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L.A. Singer Honors Her Friend, ‘Father Dave,’ In Song

Andrea Vicich & Bishop O’Connell

LOS ANGELES — “You were the light, peacemaker, and the joy of God.” 

That is how Catholic singer/songwriter Andrea Vicich remembers her good friend “Father Dave,” or as he’s more commonly known, Bishop David O’Connell, in a song she wrote and published in honor of the late Los Angeles auxiliary bishop. 

Like so many, Vicich describes Bishop O’Connell as a peacemaker in the community who was humble and worked tirelessly to bring people together. She said his legacy is his frequent message of being kind, loving, and nonjudgmental. 

After a moment’s pause, she likened him to Mother Teresa. 

“I think the legacy that he leaves is similar to Mother Teresa, where she would take in anyone,” Vicich explained. “Similarly, it doesn’t matter what someone did with their lives, [Bishop O’Connell] would welcome them and not make them feel guilty. He would show them the merciful Jesus and the loving Jesus of forgiveness.” 

Vicich met Bishop O’Connell in 2009 when he was the pastor of St. Michael Church in southern Los Angeles. One day, she was doing social work in the area and went to St. Michael Church to sing. Afterward, she remembers, Bishop O’Connell complimented her music, and they got to talking, and he just so happened to have been to the small town in the Peruvian Andes where the organization she leads does mission work. That’s how their friendship began. 

Vicich is the founder and CEO of Angels of Charity and Music, a nonprofit organization that provides religious and material help to people in need worldwide. Bishop O’Connell twice traveled with them on medical missions to Peru. Her fondest memory of him, though, is the sacrifice he made to make their mission trip possible in 2013.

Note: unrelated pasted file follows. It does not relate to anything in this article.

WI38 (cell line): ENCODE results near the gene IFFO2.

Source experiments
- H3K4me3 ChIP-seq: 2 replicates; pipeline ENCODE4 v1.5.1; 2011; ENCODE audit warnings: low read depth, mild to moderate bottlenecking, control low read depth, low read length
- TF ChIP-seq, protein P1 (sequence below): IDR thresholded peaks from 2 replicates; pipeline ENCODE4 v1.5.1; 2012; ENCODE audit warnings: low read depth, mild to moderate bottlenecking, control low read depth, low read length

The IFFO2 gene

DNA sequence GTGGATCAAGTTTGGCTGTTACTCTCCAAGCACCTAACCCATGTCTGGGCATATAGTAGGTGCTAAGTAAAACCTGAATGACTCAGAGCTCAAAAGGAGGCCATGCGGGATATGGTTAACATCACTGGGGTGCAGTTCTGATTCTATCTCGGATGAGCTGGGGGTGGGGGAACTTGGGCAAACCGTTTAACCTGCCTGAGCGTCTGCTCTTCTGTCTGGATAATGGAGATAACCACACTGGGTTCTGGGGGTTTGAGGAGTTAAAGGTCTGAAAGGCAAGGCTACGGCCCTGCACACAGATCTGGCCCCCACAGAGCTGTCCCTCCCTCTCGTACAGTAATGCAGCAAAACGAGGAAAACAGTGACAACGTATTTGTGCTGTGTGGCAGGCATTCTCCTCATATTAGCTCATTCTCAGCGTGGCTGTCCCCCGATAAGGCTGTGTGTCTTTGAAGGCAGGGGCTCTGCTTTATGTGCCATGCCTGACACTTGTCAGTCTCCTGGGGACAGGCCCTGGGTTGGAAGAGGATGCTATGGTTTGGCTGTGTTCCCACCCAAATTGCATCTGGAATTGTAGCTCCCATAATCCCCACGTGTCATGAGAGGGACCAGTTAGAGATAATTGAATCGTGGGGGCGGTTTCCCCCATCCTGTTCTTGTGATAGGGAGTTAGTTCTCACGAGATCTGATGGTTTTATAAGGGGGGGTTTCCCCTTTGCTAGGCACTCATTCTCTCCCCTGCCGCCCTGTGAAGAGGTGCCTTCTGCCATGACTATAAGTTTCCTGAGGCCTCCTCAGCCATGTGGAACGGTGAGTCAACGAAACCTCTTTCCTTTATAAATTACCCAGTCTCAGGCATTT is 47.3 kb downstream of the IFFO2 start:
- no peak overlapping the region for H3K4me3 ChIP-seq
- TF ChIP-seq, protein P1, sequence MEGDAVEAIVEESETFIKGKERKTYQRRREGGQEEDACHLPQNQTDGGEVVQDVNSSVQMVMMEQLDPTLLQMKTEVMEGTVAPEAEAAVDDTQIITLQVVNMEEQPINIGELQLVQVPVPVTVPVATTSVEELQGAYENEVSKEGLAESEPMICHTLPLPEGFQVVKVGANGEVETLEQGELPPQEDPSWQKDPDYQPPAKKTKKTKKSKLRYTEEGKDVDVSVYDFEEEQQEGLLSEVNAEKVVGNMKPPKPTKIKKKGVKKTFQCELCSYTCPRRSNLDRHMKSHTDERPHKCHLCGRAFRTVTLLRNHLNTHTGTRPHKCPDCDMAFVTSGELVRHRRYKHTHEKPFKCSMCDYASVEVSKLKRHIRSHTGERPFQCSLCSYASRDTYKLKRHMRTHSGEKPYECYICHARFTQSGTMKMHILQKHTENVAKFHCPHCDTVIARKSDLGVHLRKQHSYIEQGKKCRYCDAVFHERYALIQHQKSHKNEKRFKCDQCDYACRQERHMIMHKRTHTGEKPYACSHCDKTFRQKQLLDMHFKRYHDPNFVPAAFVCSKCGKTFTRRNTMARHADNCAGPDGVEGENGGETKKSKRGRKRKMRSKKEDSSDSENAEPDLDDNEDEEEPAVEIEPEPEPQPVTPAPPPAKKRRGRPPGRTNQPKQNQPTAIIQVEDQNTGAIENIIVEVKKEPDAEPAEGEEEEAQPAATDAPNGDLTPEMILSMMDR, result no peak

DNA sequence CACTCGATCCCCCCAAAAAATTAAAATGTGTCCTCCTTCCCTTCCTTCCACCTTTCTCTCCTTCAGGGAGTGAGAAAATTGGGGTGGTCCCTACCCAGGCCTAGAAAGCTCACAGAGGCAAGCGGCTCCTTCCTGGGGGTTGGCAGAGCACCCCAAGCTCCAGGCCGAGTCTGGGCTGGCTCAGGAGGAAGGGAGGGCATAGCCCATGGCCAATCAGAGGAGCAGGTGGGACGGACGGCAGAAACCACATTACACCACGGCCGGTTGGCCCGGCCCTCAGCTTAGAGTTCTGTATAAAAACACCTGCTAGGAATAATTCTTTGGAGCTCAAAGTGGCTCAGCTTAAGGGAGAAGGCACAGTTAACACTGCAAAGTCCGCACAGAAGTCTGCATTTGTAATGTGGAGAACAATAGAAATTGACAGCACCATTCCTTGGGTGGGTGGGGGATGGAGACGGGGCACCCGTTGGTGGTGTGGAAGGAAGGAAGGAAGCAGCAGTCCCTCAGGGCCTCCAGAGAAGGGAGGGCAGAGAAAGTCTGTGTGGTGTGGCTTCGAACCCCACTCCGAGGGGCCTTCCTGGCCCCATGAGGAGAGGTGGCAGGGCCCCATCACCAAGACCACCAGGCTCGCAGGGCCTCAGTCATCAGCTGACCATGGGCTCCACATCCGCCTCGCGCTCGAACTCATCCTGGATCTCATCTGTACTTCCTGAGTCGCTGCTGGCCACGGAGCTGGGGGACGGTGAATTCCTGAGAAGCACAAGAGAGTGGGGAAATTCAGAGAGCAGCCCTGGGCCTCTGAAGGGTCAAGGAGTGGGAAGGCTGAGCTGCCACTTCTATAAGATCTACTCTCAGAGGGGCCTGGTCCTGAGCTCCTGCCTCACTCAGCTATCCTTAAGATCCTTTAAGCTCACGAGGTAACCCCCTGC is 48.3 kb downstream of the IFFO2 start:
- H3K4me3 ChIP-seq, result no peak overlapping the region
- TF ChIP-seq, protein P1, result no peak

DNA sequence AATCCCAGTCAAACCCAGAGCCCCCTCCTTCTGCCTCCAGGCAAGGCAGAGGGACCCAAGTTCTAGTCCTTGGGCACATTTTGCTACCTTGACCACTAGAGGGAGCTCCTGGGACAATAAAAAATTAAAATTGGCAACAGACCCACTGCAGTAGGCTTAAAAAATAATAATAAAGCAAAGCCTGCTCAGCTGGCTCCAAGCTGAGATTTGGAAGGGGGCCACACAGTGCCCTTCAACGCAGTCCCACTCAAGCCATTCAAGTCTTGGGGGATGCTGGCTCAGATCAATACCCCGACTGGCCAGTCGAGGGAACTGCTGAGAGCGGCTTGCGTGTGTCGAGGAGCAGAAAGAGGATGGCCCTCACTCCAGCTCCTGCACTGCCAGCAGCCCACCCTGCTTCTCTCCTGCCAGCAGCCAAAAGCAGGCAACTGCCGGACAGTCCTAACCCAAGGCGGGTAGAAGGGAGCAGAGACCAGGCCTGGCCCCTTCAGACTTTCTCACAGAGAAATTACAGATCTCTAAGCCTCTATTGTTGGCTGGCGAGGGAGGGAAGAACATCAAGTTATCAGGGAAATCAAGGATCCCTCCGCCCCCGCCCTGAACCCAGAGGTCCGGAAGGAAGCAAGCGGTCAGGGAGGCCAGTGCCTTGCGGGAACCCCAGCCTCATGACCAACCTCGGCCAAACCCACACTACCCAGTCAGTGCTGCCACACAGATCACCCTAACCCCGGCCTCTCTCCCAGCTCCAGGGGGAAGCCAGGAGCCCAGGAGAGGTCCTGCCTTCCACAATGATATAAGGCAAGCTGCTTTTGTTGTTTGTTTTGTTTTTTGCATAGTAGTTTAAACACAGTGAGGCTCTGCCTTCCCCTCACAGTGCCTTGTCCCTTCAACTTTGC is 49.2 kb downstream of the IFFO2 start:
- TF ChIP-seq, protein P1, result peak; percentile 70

At the time, Vicich said she called Bishop O’Connell to ask for prayers because she wasn’t able to reach the financial goal they needed to go on their medical mission. He invited her to the church to pray, and when she got there, he instead told his secretary to give Vicich his salary check for the next three months to cover the cost of the trip. 

“I’d never seen anything like that in my life,” Vicich said. “He said, ‘Look, I have everything I need. I have food in the church. I have a room to sleep. And I have a car and I have gas. I don’t need anything. What would I need this check for?’ ” 

Other memories Vicich has from her decade-plus-long friendship with Bishop O’Connell include the impact his ministry had in the Compton area, recalling how it was pivotal in decreasing crime in the area and increasing the number of churchgoers. 

Vicich remembers him as a comedian from his priest days, as well. In particular, there was one night when he performed at the renowned Laugh Factory on Sunset Boulevard. She remembers his comedy as kind, good-hearted, and the best of the night. She also remembers how he used his presence at the Laugh Factory to evangelize. 

“He would pass out business cards to everybody, and that’s how he would evangelize. And these people started coming to his church,” Vicich said. “He had a gift for connecting with people.” 

There’s no mention of Bishop O’Connell’s comedy prowess in Vicich’s new song in his honor, but it does touch on his life and personality. She finished it on Feb. 28 after working on it tirelessly from the moment she found out he was killed. The song has more than 5,400 views on YouTube to date. 

In the lyrics, Vicich highlights that Bishop O’Connell came from pasturing sheep as a boy in Ireland to being a pastor to Catholics in Los Angeles. She recalls that he “used to love the poor, the sick, and the lost.” She even calls him a martyr, explaining to The Tablet that she isn’t saying that from a theological perspective but that it’s just what she believes. 

“I think he’s a martyr because he was assassinated in a cruel way. He didn’t deserve to die that way, and he was serving the Lord that day. The person that killed him was stopping God’s work,” Vicich explained. “I’m not a theologian, but in my humble opinion, in my heart, he is a martyr because he was serving the Lord.”

Of all of the lyrics, however, it’s perhaps the opening line that best encapsulates how people have remembered Bishop O’Connell since his death on Feb. 18. 

“You were my friend,” Vicich sings. “The one that God sent.”